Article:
A few years back, I had two male students who made some bad decisions. The first was to literally throw away a college education that someone else was paying for. They showed up late for class or not at all, knowing that they would be penalized for their attendance behaviors. No sweat. They didn’t care.
They didn’t turn in homework. Was the instructor really serious that they had to turn things in? What does “on time” mean? That’s a flexible concept right? Nope.
They didn’t take notes. Wasn’t the professor required to give them her Power Point notes? Nope.
They didn’t study for tests. They felt sure that they could remember everything the professor had said. No sweat. No luck at that, either.
They believed that the assigned speeches could be given without research and without practice (hey, they had the gift of gab and figured they could “wing it” and the instructor would never notice. She noticed, big time).
They completed the semester with a bit of a problem: they both flunked. That was fine, though, because they hadn’t really wanted to go to college anyway. They were both going to get jobs and bring in tons of money. Who needs college when you have their personalities?
Well, I saw them about three years later. They were back in my class. I recognized them as I called attendance. Both of them came up to me after class and apologized for their previous behavior. They had been experiencing a major reality check.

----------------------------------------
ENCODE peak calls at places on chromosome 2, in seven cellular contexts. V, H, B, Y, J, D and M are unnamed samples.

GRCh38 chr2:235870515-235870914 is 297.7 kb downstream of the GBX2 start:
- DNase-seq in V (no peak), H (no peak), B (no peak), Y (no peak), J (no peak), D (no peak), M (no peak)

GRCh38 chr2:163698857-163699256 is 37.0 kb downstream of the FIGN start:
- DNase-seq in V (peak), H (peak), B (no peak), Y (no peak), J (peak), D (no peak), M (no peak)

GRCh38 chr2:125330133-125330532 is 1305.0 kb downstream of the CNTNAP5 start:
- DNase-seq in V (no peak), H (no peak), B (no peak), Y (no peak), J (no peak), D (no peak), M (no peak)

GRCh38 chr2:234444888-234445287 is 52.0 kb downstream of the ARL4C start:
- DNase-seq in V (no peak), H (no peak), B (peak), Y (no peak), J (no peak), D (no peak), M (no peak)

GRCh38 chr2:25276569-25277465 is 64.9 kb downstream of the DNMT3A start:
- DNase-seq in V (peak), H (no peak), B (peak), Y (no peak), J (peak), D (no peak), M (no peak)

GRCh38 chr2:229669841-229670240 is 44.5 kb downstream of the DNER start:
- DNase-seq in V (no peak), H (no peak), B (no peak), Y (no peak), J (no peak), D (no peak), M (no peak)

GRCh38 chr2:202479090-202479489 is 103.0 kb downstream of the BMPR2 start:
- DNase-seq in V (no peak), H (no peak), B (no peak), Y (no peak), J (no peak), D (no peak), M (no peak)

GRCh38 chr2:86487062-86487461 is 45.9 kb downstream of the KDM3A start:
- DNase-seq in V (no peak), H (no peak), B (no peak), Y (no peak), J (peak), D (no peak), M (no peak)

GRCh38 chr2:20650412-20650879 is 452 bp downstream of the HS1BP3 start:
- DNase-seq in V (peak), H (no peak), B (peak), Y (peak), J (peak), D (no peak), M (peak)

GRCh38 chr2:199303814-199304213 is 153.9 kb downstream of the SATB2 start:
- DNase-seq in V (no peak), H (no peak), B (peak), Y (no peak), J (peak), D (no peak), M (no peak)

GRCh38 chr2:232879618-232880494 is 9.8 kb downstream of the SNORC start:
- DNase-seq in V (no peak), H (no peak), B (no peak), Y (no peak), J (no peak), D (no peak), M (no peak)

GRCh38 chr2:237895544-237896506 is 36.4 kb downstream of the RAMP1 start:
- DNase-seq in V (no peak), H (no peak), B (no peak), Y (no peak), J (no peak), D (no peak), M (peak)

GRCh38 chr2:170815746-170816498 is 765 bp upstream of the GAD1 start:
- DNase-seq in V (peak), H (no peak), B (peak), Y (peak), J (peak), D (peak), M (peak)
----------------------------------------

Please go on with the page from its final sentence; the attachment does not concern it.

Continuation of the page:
You see, they were two African American teens who had barely made it out of high school. Those killer jobs they were going to get never materialized. Instead, they both made change at a gas station, where they had plenty of time to discuss how they had messed up this college thing.
Three years later, they were back in college, but this time their parents were making them pay for it themselves. The interesting thing was that they had realized just how impossible it was to make it in the world without that sheepskin. This time, they were serious.
They attended every class, on time or early. They made excellent speeches and got straight A’s on exams. They went from the lowest grades in the class to becoming the best students I had that term. Sad thing, it took them three years to figure this college thing out.
Don’t make the same mistakes they did. Take college seriously from Day One and you will be on your way to that dream job. Otherwise, you too could be making change in a gas station.